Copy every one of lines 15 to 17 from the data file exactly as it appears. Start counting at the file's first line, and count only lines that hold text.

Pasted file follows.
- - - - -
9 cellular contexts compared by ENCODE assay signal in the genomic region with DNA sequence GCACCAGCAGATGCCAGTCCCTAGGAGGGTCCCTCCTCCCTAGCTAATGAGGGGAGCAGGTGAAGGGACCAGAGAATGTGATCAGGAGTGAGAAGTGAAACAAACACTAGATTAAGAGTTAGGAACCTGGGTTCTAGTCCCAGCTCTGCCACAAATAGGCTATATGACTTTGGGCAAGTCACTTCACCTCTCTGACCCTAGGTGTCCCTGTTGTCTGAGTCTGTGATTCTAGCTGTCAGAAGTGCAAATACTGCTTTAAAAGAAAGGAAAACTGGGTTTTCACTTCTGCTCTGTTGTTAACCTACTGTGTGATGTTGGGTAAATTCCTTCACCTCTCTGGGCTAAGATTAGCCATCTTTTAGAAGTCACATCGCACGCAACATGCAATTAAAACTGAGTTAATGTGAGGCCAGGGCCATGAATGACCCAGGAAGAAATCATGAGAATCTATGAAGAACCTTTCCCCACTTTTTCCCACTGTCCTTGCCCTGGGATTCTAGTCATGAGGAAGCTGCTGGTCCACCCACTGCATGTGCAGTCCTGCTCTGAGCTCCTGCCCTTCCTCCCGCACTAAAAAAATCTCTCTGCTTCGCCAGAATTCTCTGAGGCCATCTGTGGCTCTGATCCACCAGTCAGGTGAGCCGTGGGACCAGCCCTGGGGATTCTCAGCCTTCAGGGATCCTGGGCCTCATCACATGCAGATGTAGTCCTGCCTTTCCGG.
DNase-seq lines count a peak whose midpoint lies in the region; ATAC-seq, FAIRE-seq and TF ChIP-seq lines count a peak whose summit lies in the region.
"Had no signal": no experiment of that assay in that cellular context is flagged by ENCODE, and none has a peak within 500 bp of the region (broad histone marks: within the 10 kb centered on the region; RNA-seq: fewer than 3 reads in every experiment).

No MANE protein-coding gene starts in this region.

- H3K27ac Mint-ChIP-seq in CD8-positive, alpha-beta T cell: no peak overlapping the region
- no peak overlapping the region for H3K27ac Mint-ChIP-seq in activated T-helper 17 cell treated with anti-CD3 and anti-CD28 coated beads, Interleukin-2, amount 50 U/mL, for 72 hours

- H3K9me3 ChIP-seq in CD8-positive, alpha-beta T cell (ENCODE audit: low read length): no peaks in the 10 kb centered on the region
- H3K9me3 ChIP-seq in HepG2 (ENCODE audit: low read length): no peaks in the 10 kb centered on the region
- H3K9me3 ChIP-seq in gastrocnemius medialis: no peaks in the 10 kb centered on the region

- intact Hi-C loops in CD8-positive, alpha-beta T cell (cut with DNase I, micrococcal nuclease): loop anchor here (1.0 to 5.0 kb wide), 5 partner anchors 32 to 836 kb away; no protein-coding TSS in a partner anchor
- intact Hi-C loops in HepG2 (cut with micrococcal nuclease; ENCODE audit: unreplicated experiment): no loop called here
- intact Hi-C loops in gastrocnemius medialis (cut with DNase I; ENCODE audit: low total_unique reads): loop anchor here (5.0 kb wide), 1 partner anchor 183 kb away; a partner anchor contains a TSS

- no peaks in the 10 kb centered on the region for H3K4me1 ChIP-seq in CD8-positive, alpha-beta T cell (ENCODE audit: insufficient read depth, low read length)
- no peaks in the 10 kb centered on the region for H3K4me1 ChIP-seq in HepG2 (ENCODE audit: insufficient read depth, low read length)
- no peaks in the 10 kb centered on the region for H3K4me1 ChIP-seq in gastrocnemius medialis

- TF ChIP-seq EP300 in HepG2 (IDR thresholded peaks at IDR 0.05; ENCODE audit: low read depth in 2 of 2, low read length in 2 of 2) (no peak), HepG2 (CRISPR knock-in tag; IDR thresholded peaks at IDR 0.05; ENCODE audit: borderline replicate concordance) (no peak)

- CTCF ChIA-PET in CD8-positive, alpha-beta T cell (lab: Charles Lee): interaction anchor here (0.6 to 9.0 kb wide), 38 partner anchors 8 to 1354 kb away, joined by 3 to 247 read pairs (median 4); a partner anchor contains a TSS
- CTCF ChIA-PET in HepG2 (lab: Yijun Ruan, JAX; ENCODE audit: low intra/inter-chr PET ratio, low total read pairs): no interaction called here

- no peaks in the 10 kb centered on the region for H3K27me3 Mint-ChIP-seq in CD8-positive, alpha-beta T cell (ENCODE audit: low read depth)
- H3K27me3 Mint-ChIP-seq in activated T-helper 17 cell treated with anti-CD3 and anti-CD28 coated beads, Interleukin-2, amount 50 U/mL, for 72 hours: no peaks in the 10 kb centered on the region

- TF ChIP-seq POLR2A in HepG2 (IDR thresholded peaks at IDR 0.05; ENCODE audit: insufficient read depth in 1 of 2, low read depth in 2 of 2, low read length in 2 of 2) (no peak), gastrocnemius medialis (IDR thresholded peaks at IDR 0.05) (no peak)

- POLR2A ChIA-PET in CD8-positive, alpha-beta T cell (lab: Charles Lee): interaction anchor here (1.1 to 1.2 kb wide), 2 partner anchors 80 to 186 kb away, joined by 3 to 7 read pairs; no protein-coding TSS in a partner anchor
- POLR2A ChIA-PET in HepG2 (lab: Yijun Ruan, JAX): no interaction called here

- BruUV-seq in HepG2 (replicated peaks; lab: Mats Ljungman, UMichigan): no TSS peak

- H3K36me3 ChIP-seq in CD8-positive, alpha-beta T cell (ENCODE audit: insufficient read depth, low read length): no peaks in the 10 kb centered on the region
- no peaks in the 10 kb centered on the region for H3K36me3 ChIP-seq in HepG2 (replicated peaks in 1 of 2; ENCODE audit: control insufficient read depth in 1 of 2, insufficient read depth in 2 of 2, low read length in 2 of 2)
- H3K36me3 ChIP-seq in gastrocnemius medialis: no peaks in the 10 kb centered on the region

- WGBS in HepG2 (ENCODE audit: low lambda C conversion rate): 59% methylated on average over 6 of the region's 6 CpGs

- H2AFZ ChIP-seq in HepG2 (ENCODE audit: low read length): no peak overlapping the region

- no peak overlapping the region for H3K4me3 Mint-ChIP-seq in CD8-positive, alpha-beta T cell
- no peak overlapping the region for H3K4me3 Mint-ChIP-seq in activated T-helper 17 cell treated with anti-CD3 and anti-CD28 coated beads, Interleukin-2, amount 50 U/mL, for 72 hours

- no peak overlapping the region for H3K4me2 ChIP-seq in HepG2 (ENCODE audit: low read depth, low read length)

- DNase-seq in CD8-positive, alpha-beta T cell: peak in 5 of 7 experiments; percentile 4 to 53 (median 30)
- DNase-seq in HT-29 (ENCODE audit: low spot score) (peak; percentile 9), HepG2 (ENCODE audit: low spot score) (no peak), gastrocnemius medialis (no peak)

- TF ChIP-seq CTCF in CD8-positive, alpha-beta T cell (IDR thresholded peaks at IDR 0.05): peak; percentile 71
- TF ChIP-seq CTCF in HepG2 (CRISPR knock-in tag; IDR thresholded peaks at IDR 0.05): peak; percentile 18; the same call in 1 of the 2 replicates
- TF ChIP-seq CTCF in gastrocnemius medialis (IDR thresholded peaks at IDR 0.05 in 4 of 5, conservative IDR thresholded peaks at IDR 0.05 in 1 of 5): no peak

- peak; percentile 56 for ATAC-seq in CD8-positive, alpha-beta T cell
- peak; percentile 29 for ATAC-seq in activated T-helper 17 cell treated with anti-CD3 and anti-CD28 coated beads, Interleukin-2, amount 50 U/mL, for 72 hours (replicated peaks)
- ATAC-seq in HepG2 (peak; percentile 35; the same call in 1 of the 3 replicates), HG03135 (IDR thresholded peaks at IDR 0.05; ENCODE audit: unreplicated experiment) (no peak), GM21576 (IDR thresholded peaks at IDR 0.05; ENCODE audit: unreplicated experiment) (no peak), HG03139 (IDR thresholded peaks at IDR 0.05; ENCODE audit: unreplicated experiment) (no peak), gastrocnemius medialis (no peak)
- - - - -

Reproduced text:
- no peaks in the 10 kb centered on the region for H3K4me1 ChIP-seq in gastrocnemius medialis

- TF ChIP-seq EP300 in HepG2 (IDR thresholded peaks at IDR 0.05; ENCODE audit: low read depth in 2 of 2, low read length in 2 of 2) (no peak), HepG2 (CRISPR knock-in tag; IDR thresholded peaks at IDR 0.05; ENCODE audit: borderline replicate concordance) (no peak)

- CTCF ChIA-PET in CD8-positive, alpha-beta T cell (lab: Charles Lee): interaction anchor here (0.6 to 9.0 kb wide), 38 partner anchors 8 to 1354 kb away, joined by 3 to 247 read pairs (median 4); a partner anchor contains a TSS